I meet Sarah Gadon at the Drake Hotel. The first thing I ask the Alias Grace star after we pick a table and order some snacks: “Have you Googled Grace Marks?”
She shoots me an amused “Well, duh” look. Of course she’s Googled the 19th-century Irish-Canadian maid convicted of murder, sparking fierce debate regarding her innocence and pardoned after being incarcerated for nearly three decades.
Google was the basic first step in Gadon’s extensive research on her Alias Grace character, which included reading and re-reading the Margaret Atwood novel that the miniseries is based on; learning how to perform tasks like cooking, cleaning and sewing in the exacting ways a 19th-century housemaid would have performed them; and practicing a Northern Irish accent to the point that it gave her migraines because the “tight-jawed” dialect worked muscles in ways most of us never have to.
Gadon spent many sleepless nights preparing for the role, and would sometimes have to go for a run just to sweat off the anxiety.
But what I meant was: Has she Googled Grace Marks recently?
Gadon whips out her phone and there at the top of the search is the Wikipedia entry for Marks, with an accompanying picture. But the image is not a likeness of a 19th-century Irish maid. Instead, it’s a glamour shot of Gadon with flowing platinum-blond curls.
As far as the Interweb is concerned, Gadon is now the face of Grace Marks, the historical figure consumed by the actor interpreting her in the 21st century. According to Gadon, Grace consumed her, too.
“This role has kind of taken over my life,” says Gadon, who wrapped post-production on the series just a month before our mid-July meeting.
That adds up to about a year spent with the character, and she’s not quite through with Grace yet.
Two episodes of the show are about to premiere at TIFF before airing on CBC September 25 and then dropping on Netflix in November. Now Gadon gets to talk about what is easily the biggest, most complex role she’s ever tackled on a female-powered production arriving at a time when the Canadian screen industry is scrambling for more representation.
Neither by design, nor by accident, the people who have brought Alias Grace to the screen are all women – an intergenerational all-star team of Canada’s most beloved artists. That begins with the novel by Atwood, which was adapted by Sarah Polley, who sought out Noreen Halpern to executive produce and American Psycho’s Mary Harron to direct.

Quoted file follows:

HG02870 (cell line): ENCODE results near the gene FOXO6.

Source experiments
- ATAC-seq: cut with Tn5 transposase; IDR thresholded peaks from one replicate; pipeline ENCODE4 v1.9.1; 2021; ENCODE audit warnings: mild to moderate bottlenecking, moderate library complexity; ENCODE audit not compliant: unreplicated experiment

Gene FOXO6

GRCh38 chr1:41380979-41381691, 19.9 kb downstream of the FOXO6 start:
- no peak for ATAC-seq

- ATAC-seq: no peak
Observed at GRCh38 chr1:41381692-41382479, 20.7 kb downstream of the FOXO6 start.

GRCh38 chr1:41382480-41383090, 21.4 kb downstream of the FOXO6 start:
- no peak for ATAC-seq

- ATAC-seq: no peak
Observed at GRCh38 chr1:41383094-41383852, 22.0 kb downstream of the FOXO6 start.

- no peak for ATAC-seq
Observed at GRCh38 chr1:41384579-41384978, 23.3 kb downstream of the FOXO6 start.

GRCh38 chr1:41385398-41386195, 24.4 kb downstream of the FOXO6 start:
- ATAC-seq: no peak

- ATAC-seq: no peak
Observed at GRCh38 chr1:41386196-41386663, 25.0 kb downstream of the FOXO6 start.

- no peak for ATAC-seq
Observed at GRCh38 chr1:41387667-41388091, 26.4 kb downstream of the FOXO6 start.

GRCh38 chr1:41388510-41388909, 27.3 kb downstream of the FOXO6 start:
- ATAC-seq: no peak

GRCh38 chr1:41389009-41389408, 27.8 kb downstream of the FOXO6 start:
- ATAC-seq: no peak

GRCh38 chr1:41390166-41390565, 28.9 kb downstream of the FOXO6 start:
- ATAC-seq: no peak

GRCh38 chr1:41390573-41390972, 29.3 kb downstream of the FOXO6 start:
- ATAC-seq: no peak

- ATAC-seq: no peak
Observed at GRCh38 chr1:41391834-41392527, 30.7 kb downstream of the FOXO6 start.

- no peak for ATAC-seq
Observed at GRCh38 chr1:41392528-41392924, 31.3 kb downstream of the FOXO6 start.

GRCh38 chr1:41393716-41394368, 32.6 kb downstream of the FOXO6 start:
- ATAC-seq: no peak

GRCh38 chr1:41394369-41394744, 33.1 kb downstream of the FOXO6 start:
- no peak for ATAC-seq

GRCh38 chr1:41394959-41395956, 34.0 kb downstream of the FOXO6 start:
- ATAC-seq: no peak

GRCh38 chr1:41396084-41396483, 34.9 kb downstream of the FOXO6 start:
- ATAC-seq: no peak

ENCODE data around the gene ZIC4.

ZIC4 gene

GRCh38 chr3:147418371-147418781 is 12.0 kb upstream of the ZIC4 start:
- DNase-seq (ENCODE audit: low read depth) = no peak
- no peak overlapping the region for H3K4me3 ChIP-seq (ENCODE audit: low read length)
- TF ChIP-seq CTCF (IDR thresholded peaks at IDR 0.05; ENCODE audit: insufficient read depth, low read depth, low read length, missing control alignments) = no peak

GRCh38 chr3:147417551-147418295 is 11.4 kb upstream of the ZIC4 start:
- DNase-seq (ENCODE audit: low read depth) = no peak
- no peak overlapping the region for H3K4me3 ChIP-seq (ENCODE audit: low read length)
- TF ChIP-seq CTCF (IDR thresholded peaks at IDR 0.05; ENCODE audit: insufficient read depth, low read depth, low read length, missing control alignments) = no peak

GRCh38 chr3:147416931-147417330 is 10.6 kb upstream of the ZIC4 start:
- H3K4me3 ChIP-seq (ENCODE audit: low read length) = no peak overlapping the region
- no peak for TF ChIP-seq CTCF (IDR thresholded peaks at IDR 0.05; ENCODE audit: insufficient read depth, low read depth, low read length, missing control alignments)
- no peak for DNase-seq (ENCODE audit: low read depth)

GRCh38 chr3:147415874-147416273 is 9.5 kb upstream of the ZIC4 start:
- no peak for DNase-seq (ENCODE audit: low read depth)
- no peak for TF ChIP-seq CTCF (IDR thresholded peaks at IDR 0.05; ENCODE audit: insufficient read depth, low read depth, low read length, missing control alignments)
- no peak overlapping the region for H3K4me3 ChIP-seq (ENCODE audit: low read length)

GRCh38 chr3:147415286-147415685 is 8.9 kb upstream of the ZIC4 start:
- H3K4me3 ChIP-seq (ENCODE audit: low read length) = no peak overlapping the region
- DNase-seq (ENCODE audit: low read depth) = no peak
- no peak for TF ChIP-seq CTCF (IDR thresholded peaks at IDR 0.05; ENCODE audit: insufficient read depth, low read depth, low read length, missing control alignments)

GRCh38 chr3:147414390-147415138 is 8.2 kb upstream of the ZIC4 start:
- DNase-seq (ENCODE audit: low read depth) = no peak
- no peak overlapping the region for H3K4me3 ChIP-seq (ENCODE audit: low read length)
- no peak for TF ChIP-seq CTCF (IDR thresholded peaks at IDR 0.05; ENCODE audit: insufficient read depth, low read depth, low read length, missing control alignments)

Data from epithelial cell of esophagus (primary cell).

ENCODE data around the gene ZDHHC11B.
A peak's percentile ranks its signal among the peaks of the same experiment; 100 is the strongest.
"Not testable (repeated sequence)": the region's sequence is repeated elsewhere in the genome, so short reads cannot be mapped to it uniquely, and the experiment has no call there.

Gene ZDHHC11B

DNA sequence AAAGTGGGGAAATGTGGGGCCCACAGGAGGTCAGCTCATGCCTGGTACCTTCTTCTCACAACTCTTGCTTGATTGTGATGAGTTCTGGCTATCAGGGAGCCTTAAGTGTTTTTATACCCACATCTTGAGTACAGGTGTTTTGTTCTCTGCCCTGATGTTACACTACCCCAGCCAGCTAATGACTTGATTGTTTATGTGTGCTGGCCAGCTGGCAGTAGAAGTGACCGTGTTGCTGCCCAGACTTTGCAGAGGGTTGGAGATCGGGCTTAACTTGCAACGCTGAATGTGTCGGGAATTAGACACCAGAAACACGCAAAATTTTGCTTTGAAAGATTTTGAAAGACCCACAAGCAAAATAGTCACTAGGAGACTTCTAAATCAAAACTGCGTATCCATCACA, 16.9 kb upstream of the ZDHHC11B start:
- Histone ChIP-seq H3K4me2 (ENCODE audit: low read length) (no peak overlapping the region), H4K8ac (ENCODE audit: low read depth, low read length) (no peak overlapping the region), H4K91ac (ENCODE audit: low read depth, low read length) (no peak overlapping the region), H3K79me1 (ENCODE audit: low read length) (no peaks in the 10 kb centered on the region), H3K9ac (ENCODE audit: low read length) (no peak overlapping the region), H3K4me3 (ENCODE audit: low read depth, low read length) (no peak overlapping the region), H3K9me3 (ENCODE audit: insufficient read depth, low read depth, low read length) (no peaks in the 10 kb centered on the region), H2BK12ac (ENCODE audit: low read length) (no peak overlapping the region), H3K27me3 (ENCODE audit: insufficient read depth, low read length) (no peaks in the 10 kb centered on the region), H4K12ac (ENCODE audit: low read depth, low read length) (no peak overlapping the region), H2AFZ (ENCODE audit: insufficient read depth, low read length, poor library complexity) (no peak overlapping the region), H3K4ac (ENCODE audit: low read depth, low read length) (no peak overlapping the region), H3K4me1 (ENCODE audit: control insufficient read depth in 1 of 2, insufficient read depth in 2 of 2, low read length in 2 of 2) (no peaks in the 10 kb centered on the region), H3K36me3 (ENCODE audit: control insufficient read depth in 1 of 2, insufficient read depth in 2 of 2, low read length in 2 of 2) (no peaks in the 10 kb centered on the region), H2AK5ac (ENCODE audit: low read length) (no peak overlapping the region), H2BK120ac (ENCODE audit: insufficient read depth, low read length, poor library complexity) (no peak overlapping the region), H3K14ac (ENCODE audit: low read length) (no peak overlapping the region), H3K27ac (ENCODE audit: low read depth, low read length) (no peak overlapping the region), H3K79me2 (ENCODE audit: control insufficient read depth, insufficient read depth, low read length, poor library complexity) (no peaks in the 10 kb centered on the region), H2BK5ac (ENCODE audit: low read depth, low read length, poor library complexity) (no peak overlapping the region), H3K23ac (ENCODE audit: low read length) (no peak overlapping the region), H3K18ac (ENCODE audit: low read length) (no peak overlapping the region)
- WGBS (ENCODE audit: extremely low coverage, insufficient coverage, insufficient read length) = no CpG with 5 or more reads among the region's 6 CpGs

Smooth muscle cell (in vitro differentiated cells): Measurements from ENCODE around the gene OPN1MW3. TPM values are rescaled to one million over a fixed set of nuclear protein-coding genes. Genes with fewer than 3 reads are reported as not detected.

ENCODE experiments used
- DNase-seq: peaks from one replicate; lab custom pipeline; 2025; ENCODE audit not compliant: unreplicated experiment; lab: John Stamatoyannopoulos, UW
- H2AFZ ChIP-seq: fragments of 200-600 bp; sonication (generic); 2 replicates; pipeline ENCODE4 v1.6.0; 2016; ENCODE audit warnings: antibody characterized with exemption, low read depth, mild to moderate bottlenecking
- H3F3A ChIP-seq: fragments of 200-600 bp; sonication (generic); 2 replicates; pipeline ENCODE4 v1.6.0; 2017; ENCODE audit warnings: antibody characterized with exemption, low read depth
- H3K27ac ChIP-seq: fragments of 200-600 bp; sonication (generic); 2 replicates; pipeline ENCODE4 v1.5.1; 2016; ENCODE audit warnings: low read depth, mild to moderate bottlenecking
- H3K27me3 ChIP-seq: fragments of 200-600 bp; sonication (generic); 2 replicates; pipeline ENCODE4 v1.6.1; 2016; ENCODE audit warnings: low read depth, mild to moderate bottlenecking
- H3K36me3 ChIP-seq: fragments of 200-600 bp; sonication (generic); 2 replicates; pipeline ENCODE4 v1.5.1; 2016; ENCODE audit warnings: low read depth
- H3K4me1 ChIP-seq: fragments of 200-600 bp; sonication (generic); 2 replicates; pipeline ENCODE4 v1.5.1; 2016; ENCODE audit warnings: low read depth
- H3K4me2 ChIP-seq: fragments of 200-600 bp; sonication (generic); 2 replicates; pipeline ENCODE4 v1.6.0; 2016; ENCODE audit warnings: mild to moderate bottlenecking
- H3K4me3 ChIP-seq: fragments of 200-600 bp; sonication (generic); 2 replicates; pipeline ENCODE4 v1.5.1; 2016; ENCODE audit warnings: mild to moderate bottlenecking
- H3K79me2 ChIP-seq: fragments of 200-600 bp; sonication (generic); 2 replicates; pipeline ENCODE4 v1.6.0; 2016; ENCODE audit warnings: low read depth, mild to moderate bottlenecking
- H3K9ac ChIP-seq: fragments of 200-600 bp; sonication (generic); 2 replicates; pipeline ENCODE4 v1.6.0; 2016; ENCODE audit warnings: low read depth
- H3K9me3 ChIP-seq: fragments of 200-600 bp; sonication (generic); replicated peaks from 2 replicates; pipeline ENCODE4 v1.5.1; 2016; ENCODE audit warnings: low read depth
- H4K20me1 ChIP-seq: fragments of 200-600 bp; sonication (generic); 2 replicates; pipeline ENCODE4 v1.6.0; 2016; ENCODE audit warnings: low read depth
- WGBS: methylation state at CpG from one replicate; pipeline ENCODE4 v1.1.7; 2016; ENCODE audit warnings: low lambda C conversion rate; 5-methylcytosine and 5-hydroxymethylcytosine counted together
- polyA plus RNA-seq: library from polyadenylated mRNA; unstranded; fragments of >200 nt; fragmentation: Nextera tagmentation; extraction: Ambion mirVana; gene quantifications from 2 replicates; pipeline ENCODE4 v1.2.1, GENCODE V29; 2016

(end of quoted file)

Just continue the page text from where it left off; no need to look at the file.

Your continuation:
This is our answer to the Marvel universe.
“We are The Avengers of Canadian streaming television,” Gadon muses.
And then there are the executives who green-lit the project: Sally Catto at CBC and Elizabeth Bradley at Netflix. They connected with the material and committed to bring Polley’s vision to the screen. That vision has been a long time coming.
Bringing Grace to screen
Polley first sought the rights to Alias Grace soon after the novel was published in 1996. But, “quite wisely,” as she puts it, Atwood’s agents weren’t about to hand over the project to a 17-year-old actor who hadn’t produced, written or directed anything.
I’m sitting with the former Road To Avonlea star on a Leslieville patio as she recollects how the novel clung to her after that initial disappointment, its ideas about how memory and truth can be slippery and variable etching their way into her films Away From Her and Stories We Tell.
She followed the rights and was even interviewed to write and direct a feature film version when they landed at Working Title. There was a commitment and a promise that a contract was coming, but she was left hanging when the budget never came through.
In 2009, Polley checked on the rights and no one seemed to have noticed that they’d recently lapsed. So she swooped in and asked Atwood’s team to hold on to them while she finished Take This Waltz and Stories We Tell, and then went through her first and second pregnancies.
“It was well worth waiting for,” says Atwood, speaking over the phone on the way home from the photo shoot you see on the cover. “She was absolutely dedicated to it. She was very definite about the fact that she really wanted to make it the best way possible. She said at the outset that if she couldn’t get the budget to make it the right way, she wouldn’t do it.”
“Doing it right” meant paying close attention to period details. Atwood describes the research team’s extraordinary effort to get accurate clothing, lamps, furniture, shoes and wallpaper that reflected the era. They even went as far as making actual preserves to be placed in the cellar, which was sealed with wet pigskin, an approach accurate to the times.
Of course, Atwood did extensive research into Grace Marks before writing the novel, but hers was a very different process.